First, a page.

We go in for pre-op tomorrow, Tuesday, November 13th up in San Francisco with Dr. Michael Katz- a lauded MFM who has some of the highest success rates in the world and will schedule the surgery for sometime the following 72 hours... which encompasses Emerson’s birthday. With this preventative TVCIV cerclage, timing is of the essence as they have to move my bladder and other internal organs to stitch up while keeping the growing baby’s sac small and safe from incision. 

    I remind my self we have a happy ending with Emerson and live life to the fullest each and every day. This week, while we celebrate our sweet miracle baby’s third birthday and try to forget how we lost our battle to stay pregnant longer, we are taking literally the biggest steps we can to stay pregnant this time around with our little boy to complete our family. Wish us luck!


Today is World Preemie Day- and it has a whole new meaning for our family


Today is world preemie day, raising awareness about the battle NICU nurses, doctors and parents of preemies fight for the littlest ones born too soon. I have so much to say, but words will fail to express my heart right now as I am still grappling with the turn of events- grateful our beautiful girl is here and thriving, but terrified. The vulnerability I feel is unlike anything I have ever experienced, with emotions ranging from joy to guilt and so many looming questions. I know they say not to ask those questions: the "what ifs" but I can't seem to quiet my head. What if she had been born at 24 weeks? Thank goodness I did the 5 weeks of bed rest. But what if we had gone for a cerclage instead of a pessary? What if I hadn't been released from the hospital? What if I wasn't allergic to the indomethacin and could have used it to halt labor just another day or two? An allergic reaction for me that would have allowed my baby to cook surely would have been better, right? It seems to be a dark tunnel of confusion, but we are doing our best to stay positive in that we had a good delivery, we were in the right place to get her phenomenal care from the start, and we need to be grateful that maybe bedrest did buy her another 5 weeks of cooking. 

They tell us we can bring her home likely end of January. Grace won't meet her until then. The holidays are going to be extremely tough (but fortunately Grandbarb already ordered her personalized stocking to hang on our fireplace with the rest of the family). Already it is exhausting pumping every 2.5 hours and getting the milk to the NICU, and balancing recovery (I was discharged from the hospital 20 hours after giving birth- I can't believe it hasn't even been 48 hours since this began to unfold) taking care of Grace (fortunately we are still staying at my parents and have their help while our house is being finished), and being at the hospital so we can understand what they are doing to our sweet one.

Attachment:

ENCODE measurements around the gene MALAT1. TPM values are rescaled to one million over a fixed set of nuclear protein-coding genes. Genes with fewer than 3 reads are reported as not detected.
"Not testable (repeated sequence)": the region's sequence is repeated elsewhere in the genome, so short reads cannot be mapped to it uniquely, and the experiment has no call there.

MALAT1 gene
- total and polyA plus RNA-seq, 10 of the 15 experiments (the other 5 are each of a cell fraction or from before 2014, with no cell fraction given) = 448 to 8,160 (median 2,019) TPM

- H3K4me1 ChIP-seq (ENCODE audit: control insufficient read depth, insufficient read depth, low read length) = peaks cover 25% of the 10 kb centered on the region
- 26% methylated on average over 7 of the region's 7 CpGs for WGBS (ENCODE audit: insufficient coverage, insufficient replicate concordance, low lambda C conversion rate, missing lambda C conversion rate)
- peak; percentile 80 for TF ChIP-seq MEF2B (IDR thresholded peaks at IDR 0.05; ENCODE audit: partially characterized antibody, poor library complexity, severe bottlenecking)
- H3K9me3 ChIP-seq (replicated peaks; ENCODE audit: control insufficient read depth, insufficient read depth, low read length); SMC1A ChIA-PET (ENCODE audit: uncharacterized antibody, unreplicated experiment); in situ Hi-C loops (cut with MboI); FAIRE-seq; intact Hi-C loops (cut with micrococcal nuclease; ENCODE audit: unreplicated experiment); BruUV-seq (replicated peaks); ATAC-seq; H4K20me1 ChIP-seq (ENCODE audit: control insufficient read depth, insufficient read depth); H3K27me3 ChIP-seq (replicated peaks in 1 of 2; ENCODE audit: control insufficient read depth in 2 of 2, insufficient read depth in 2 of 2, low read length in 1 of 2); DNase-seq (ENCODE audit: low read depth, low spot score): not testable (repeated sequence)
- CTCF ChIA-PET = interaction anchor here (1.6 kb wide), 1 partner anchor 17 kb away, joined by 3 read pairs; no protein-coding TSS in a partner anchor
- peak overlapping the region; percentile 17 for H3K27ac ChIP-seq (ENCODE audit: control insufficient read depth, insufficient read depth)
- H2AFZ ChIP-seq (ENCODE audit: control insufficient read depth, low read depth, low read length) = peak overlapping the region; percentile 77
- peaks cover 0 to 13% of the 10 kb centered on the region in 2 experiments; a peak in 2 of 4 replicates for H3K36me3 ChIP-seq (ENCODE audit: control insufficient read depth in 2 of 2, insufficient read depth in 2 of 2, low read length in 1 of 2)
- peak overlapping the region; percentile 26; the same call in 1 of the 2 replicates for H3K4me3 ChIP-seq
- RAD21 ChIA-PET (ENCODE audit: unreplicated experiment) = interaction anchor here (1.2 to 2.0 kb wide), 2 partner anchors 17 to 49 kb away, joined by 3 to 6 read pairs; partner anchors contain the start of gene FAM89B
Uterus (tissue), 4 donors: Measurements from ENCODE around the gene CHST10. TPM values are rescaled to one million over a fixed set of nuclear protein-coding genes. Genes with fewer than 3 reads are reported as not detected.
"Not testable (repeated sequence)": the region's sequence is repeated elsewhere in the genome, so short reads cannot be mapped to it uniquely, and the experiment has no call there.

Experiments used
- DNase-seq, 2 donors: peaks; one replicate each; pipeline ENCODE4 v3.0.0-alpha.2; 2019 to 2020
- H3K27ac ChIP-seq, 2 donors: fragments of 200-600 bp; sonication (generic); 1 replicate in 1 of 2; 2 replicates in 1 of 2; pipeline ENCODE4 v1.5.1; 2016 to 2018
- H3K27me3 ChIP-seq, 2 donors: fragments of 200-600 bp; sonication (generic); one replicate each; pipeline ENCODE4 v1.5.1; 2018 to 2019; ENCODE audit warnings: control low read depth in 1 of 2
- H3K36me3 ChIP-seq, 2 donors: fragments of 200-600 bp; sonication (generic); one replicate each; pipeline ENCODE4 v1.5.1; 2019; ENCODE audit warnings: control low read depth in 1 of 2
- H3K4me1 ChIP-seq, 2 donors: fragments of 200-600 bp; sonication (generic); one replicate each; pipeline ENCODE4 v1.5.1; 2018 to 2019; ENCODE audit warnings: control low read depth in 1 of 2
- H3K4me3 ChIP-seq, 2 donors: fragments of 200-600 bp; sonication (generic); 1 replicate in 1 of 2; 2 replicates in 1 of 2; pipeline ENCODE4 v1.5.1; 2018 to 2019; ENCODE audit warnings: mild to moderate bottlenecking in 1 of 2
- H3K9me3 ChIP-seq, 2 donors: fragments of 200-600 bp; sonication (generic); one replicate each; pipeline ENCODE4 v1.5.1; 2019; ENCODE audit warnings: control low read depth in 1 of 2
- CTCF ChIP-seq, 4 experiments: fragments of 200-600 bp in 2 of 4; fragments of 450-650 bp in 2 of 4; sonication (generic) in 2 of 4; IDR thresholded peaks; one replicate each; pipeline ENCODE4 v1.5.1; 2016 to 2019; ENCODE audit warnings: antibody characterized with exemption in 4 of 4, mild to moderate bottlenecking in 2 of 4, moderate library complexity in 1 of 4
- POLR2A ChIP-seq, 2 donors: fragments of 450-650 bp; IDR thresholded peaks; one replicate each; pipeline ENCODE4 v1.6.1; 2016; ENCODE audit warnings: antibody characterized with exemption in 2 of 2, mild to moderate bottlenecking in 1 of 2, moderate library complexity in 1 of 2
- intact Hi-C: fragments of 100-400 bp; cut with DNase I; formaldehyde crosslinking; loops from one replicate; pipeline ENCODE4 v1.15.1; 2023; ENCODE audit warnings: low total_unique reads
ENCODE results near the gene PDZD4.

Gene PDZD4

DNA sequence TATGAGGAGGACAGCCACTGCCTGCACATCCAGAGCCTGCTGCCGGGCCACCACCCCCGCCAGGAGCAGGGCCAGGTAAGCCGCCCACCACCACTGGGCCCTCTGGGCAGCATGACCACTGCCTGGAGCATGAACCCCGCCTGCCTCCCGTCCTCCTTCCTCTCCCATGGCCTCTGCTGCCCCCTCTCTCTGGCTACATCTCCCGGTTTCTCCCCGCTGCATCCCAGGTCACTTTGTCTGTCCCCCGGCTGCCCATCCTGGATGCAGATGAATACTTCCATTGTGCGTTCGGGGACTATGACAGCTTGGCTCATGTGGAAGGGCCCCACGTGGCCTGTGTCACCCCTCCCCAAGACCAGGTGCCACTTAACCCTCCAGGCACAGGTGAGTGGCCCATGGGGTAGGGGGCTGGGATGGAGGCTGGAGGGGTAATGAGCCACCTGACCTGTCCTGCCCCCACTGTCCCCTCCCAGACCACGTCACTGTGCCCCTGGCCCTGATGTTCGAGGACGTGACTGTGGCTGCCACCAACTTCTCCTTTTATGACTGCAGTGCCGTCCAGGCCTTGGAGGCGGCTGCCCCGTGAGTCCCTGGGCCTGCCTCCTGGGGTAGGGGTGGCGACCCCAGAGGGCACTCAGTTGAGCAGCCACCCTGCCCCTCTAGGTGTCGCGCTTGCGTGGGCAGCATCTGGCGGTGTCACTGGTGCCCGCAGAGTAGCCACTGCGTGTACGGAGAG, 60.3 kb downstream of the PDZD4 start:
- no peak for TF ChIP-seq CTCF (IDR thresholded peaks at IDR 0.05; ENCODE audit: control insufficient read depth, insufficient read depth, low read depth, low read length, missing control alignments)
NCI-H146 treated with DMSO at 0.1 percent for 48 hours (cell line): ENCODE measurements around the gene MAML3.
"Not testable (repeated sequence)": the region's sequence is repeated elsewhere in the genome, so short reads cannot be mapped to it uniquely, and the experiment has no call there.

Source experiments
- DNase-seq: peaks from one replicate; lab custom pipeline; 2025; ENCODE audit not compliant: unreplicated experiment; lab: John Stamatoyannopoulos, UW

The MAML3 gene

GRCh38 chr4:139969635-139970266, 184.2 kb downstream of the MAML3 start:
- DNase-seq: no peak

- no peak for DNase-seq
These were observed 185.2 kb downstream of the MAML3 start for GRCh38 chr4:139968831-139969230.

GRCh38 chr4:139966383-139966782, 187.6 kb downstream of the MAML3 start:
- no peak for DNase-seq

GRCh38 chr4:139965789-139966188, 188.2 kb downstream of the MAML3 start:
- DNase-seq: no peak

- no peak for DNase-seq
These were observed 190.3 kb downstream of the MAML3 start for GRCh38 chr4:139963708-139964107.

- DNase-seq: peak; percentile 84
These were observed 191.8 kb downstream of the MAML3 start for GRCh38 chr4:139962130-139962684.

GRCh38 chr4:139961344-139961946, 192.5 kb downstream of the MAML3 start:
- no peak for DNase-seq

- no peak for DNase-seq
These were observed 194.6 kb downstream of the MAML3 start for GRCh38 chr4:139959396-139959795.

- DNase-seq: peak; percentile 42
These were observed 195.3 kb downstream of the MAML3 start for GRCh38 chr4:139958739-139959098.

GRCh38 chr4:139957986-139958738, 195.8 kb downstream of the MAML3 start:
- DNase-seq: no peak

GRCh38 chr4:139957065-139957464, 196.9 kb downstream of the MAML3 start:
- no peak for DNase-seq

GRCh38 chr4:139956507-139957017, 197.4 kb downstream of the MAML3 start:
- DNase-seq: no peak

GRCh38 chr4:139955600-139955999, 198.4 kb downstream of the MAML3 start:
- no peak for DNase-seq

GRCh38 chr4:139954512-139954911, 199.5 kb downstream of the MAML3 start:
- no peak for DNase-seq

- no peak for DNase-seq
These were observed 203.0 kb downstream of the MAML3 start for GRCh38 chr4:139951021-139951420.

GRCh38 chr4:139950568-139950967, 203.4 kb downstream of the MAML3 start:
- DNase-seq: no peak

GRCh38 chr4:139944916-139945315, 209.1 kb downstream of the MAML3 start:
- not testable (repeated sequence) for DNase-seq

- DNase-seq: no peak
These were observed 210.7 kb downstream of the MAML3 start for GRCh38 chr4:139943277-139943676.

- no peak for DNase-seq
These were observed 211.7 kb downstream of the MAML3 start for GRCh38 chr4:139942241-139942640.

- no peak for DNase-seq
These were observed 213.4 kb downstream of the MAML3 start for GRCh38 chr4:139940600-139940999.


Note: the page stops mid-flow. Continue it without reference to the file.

Yesterday super-dad Grant and I had a chance to hold her for the first time -- and with the cpap machine removed we could finally see just how tiny her features were. Having only seen her through the Isolette, she seemed small but perfect- just a miniature baby. But holding her crushed both of us, she is so tiny and frail and hooked up to many lines and wires. I couldn't help but feel frustrated that I was robbed of the birth experience of holding my baby right when she was born, and leaving her at night to go home is the toughest thing Grant and I have ever done, but we know she is in good hands. 

This piece was sent to me by a friend, and if there are any other preemie parents out there reading, I thought you'd appreciate. I did.


Update: Baby Girl coming!

Quick update. I've been admitted now to Labor & Delivery. The pessary has been removed and I am about 4.5cms dilated, 80% effaced and having pretty hefty contractions every 90 seconds. I am on the magnesium drip which fortunately isn't so bad. I am 29 weeks.

We've met with the neonatologists which was terrifying but had all of the grandparents here for the meeting actually which was nice to have everyone in the same page re:extended care. Grant is setting up cord blood banking as I type this, we banked Grace's with CBR and as a last minute decision giving birth at 29 weeks, decided to go ahead with this little girl's cord blood and tissue as well through CBR.